Journal of Environmental Studies and Sciences

, Volume 8, Issue 3, pp 300–311 | Cite as

The impact of unemployment and economic risk perceptions on attitudes towards anthropogenic climate change

  • Salil D. BenegalEmail author


This study uses public opinion data from 2006 to 2014 to examine the effect of unemployment and partisan identity on attitudes towards anthropogenic climate change. Results show that while Republican partisanship and conservative ideology are strongly associated with lower reported belief in anthropogenic climate change, these attitudes are also shaped by subjective perceptions of economic risk and increased local unemployment rates. I find that exposure to economic risk increases the likelihood of climate change denial among both Democrats and Republicans. These findings help explain trends in environmental public opinion over the past decade, in particular the increase in reported denial or skepticism about climate change after the 2008 economic recession.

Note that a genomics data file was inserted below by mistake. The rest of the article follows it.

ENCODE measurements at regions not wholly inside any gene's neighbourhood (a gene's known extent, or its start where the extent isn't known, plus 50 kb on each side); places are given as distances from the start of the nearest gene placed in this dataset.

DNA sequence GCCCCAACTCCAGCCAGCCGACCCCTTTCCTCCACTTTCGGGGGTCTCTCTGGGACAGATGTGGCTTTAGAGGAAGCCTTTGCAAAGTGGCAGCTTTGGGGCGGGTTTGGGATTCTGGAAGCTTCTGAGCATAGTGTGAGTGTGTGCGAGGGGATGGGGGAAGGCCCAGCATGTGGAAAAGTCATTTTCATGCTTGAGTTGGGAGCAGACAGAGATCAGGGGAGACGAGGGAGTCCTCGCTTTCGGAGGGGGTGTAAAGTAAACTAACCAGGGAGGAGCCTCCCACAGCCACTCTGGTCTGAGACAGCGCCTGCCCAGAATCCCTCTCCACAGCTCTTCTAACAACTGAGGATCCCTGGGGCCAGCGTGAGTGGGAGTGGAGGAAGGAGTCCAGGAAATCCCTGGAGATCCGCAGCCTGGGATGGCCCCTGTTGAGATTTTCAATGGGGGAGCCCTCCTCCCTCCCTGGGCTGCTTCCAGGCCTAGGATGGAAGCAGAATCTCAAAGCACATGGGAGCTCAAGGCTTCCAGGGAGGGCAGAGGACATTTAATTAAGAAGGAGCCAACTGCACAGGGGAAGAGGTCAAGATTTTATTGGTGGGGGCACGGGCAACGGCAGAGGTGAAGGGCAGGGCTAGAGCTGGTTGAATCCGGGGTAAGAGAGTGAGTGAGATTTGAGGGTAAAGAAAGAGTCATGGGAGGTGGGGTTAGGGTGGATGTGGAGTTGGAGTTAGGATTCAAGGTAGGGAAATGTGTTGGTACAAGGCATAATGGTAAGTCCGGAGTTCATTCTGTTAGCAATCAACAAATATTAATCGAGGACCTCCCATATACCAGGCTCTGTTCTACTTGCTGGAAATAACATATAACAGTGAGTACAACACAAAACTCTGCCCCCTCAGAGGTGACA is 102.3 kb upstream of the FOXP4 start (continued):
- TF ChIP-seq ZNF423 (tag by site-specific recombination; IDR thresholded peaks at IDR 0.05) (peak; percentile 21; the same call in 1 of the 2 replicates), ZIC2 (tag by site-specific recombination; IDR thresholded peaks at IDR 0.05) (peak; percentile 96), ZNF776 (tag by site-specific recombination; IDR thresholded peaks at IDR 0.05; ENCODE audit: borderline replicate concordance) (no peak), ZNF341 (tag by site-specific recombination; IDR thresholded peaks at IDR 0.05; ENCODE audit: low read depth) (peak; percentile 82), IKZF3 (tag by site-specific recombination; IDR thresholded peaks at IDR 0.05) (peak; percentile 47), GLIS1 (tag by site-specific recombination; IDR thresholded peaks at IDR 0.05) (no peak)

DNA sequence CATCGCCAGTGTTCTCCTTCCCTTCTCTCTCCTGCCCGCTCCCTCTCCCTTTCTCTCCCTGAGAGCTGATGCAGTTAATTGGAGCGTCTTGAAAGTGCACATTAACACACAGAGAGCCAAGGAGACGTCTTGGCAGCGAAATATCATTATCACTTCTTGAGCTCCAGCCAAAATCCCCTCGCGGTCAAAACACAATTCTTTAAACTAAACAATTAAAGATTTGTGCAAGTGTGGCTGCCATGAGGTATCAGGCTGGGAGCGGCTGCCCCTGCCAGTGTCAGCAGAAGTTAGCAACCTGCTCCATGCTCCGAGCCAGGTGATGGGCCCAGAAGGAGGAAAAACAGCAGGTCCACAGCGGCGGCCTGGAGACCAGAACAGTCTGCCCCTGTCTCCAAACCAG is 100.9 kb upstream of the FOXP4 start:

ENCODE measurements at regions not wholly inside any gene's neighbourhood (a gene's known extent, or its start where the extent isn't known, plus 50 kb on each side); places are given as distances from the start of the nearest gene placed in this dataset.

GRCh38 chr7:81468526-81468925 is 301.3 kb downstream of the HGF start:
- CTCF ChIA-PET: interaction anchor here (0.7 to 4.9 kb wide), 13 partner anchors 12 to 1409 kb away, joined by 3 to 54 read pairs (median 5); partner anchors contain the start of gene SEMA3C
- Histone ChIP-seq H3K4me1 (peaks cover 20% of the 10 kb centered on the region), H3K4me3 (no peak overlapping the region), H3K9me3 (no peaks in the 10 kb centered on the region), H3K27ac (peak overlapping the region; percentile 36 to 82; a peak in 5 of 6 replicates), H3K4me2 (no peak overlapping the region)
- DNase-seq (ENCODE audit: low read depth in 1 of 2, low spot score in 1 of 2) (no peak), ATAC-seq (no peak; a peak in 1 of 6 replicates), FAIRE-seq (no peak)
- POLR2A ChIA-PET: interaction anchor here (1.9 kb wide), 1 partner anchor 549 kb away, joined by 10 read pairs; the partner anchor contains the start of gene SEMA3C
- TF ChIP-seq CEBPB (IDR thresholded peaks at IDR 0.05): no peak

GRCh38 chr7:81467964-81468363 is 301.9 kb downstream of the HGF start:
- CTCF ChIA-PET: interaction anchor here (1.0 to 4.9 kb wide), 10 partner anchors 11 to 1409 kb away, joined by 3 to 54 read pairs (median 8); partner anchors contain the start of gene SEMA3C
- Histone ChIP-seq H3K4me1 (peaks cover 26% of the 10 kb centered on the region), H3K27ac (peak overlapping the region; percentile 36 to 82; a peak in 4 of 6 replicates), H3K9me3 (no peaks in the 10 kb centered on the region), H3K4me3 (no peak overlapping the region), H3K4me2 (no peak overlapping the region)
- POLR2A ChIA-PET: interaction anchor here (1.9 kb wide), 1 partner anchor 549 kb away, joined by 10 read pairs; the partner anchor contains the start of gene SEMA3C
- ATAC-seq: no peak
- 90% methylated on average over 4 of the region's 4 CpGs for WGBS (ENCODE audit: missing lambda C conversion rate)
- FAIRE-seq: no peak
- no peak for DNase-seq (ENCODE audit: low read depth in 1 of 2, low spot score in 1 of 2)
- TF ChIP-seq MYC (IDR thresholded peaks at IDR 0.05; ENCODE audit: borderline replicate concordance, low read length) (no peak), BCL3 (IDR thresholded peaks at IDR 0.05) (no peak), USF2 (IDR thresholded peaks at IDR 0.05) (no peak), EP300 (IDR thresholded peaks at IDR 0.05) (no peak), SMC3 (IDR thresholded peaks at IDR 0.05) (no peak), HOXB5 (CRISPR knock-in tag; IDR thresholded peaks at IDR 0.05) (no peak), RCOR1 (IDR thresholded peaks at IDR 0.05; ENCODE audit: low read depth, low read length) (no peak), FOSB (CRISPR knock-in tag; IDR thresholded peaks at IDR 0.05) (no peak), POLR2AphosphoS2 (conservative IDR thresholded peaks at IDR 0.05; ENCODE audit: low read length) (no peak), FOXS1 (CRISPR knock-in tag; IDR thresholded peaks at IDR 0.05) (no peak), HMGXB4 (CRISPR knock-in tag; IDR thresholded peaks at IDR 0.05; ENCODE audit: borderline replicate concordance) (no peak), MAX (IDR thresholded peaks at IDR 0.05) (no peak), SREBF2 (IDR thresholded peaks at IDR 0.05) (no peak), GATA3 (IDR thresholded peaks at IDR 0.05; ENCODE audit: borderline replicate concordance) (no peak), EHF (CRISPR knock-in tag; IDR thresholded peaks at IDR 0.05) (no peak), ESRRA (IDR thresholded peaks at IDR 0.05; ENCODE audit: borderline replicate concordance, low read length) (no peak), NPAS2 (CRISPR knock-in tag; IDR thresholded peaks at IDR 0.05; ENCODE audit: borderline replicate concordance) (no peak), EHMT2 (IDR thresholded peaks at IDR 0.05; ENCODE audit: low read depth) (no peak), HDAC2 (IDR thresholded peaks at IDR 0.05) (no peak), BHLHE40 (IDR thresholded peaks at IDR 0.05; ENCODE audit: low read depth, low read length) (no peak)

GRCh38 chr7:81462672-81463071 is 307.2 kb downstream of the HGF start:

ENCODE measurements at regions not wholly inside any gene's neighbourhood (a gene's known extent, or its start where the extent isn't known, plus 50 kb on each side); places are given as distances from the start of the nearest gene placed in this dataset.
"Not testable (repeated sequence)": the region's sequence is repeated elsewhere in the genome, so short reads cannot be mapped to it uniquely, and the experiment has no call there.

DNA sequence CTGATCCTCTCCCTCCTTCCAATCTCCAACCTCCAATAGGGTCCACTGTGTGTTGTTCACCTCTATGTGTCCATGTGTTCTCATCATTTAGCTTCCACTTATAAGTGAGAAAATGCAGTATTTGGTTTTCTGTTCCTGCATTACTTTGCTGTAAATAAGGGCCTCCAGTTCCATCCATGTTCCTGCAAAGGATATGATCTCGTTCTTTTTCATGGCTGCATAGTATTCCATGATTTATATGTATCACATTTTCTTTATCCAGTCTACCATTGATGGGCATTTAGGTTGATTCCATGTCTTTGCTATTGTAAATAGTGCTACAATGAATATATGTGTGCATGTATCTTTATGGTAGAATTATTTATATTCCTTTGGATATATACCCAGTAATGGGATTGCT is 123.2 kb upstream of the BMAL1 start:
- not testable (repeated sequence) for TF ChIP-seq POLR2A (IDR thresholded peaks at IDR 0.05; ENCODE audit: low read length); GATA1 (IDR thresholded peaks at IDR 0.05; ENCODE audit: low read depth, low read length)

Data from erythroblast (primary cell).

Climate change Polarization Public opinion Unemployment 



I thank Thomas Hayes, Paul Herrnson, Lyle Scruggs, Matthew Singer, Gabriela Tafoya, Todd Vachon, and two anonymous reviewers for their helpful comments on earlier drafts.


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© AESS 2017

Authors and Affiliations

  1. 1.Department of Political ScienceDePauw UniversityGreencastleUSA

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